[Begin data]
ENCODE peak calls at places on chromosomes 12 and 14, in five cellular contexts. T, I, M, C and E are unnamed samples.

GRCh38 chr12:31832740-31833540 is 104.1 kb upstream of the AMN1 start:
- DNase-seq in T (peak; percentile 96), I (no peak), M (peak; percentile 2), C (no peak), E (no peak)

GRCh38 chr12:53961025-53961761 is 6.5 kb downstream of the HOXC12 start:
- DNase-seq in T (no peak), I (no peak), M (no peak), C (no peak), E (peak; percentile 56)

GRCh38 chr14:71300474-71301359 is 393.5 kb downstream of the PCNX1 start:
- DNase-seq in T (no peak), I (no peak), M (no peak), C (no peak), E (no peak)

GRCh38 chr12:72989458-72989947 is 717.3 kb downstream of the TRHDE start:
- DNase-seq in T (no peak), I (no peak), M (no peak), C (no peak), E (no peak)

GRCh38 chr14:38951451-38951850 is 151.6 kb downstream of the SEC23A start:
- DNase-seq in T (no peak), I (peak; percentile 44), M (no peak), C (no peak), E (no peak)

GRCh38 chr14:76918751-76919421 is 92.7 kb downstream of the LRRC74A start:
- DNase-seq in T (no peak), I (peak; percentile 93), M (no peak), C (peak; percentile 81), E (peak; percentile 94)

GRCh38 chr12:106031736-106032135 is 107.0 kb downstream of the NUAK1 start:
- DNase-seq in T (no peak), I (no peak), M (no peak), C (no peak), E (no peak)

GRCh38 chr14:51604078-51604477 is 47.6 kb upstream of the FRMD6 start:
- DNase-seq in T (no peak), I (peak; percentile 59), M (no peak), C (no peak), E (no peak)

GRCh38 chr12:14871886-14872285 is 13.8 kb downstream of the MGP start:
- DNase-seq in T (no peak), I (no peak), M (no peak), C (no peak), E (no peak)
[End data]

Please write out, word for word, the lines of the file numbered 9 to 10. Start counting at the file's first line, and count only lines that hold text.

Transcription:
- DNase-seq in T (no peak), I (no peak), M (no peak), C (no peak), E (no peak)

GRCh38 chr14:38951451-38951850 is 151.6 kb downstream of the SEC23A start: